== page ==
Very handsome santo wearing distinctive headgear, beautifully carved, a martyr, and lifting his robe to display his wound. Wood and gesso.
Price on request.
Santo (English: Saint) are various religious artforms found in colonized parts of Spain consisting of wooden or ivory statues that depict various saints, angels, or Marian titles or one of the personages of the Holy Trinity. A Santero refers to a wood-carver who makes the image, but has also come to be known as someone who collects Santo images either as a religious devotion, or artistic hobby, or both. Some Santo images which have gained greater public devotion among the faithful have also merited Papal approval through Canonical Coronations.
Icons and other religious images were crucial for the conversions of indigenous peoples to Roman Catholic Church, which was itself an integral part of the Spanish colonization of the Americas. However, long distances, inefficient methods of transportation, and high demand for such artworks limited the ability of ecclesiastical authorities to supply parish churches, especially those in remote outposts, with works of religious art from the Kingdom of Spain. Santo images are also common throughout Latin America and the Caribbean, while the tradition of santo carving was preserved as a folk art in Northern New Mexico, whose isolated villages remain secluded to this day. Of particular note is the village of Cordova which has produced several well-known Santeros (carvers of santos). A major one was George López, who was awarded the National Heritage Fellowship by the National Endowment for the Arts in 1982.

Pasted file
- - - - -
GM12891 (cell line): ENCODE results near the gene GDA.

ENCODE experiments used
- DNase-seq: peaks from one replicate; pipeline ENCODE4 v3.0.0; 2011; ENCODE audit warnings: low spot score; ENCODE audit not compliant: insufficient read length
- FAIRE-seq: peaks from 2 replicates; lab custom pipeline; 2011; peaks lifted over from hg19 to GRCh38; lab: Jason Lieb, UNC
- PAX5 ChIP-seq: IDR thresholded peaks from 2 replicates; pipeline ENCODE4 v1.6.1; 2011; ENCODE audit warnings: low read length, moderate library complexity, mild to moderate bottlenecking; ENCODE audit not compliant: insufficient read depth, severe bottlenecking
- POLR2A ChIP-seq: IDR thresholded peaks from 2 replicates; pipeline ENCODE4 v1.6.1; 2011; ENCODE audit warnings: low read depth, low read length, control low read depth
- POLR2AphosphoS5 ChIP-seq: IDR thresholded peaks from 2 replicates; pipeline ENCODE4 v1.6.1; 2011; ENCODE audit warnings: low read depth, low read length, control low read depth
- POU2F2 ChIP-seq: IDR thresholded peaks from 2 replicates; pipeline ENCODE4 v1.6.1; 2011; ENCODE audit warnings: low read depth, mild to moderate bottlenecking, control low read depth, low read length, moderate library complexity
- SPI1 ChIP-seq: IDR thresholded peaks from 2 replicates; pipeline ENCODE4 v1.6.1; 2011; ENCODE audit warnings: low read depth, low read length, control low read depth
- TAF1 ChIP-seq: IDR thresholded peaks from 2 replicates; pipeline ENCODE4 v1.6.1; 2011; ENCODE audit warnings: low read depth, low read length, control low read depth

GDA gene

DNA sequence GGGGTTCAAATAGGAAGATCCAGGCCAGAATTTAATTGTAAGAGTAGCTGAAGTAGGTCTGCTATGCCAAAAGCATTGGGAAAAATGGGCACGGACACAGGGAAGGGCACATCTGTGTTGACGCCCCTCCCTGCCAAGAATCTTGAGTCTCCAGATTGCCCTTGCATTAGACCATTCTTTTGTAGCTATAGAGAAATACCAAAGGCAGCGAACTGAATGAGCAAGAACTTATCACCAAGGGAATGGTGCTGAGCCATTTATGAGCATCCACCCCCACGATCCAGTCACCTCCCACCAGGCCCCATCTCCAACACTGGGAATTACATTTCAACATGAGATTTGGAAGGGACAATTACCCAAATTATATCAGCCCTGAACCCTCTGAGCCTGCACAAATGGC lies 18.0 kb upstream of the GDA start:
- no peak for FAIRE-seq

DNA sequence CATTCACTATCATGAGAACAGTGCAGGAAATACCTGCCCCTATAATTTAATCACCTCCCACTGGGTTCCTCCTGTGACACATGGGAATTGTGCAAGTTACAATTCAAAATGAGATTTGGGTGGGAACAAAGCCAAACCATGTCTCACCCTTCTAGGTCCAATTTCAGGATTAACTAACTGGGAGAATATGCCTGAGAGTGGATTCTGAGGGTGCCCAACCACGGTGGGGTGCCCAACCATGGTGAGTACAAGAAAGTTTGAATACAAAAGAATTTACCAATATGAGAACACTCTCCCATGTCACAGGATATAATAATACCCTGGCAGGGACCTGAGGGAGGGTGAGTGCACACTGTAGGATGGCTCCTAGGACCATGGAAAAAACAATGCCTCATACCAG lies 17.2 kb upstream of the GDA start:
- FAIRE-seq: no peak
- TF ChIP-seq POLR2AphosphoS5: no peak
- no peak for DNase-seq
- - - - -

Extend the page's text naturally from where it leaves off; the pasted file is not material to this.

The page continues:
Santo statues are commonly known as revultos or informally as bultos. They are usually carved from cottonwood root, pine or aspen. A Santero carves a bulto with a knife and then covers it with gesso, a mixture of native gypsum and glue, to prepare it for painting. Some contemporary santeros still use paints from homemade pigments.